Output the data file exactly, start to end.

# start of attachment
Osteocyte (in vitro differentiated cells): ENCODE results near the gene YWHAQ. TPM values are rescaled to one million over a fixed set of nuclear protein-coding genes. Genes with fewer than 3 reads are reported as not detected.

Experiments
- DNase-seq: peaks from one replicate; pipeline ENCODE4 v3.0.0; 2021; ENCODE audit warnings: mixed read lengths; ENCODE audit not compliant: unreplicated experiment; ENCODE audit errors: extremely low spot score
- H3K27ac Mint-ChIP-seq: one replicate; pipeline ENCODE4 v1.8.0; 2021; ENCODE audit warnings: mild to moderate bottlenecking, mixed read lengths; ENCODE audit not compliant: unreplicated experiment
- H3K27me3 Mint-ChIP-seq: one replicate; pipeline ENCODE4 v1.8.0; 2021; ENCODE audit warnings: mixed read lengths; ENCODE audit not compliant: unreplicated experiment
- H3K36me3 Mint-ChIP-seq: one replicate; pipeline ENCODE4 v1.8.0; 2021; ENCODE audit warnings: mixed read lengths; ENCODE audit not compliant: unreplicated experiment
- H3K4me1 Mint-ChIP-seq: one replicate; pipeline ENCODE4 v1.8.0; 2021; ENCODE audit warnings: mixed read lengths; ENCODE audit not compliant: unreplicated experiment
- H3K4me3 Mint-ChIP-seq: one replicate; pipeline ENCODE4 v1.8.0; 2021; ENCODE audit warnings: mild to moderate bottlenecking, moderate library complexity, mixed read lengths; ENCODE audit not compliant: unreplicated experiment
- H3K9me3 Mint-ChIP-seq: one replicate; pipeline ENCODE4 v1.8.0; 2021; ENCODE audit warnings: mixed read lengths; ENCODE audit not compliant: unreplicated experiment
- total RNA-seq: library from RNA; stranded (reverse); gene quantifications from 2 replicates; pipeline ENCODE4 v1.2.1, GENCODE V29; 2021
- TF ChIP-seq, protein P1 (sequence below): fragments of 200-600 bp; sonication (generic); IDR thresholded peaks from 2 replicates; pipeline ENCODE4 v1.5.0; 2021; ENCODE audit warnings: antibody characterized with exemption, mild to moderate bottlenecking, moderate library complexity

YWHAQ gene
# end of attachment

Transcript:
Osteocyte (in vitro differentiated cells): ENCODE results near the gene YWHAQ. TPM values are rescaled to one million over a fixed set of nuclear protein-coding genes. Genes with fewer than 3 reads are reported as not detected.

Experiments
- DNase-seq: peaks from one replicate; pipeline ENCODE4 v3.0.0; 2021; ENCODE audit warnings: mixed read lengths; ENCODE audit not compliant: unreplicated experiment; ENCODE audit errors: extremely low spot score
- H3K27ac Mint-ChIP-seq: one replicate; pipeline ENCODE4 v1.8.0; 2021; ENCODE audit warnings: mild to moderate bottlenecking, mixed read lengths; ENCODE audit not compliant: unreplicated experiment
- H3K27me3 Mint-ChIP-seq: one replicate; pipeline ENCODE4 v1.8.0; 2021; ENCODE audit warnings: mixed read lengths; ENCODE audit not compliant: unreplicated experiment
- H3K36me3 Mint-ChIP-seq: one replicate; pipeline ENCODE4 v1.8.0; 2021; ENCODE audit warnings: mixed read lengths; ENCODE audit not compliant: unreplicated experiment
- H3K4me1 Mint-ChIP-seq: one replicate; pipeline ENCODE4 v1.8.0; 2021; ENCODE audit warnings: mixed read lengths; ENCODE audit not compliant: unreplicated experiment
- H3K4me3 Mint-ChIP-seq: one replicate; pipeline ENCODE4 v1.8.0; 2021; ENCODE audit warnings: mild to moderate bottlenecking, moderate library complexity, mixed read lengths; ENCODE audit not compliant: unreplicated experiment
- H3K9me3 Mint-ChIP-seq: one replicate; pipeline ENCODE4 v1.8.0; 2021; ENCODE audit warnings: mixed read lengths; ENCODE audit not compliant: unreplicated experiment
- total RNA-seq: library from RNA; stranded (reverse); gene quantifications from 2 replicates; pipeline ENCODE4 v1.2.1, GENCODE V29; 2021
- TF ChIP-seq, protein P1 (sequence below): fragments of 200-600 bp; sonication (generic); IDR thresholded peaks from 2 replicates; pipeline ENCODE4 v1.5.0; 2021; ENCODE audit warnings: antibody characterized with exemption, mild to moderate bottlenecking, moderate library complexity

YWHAQ gene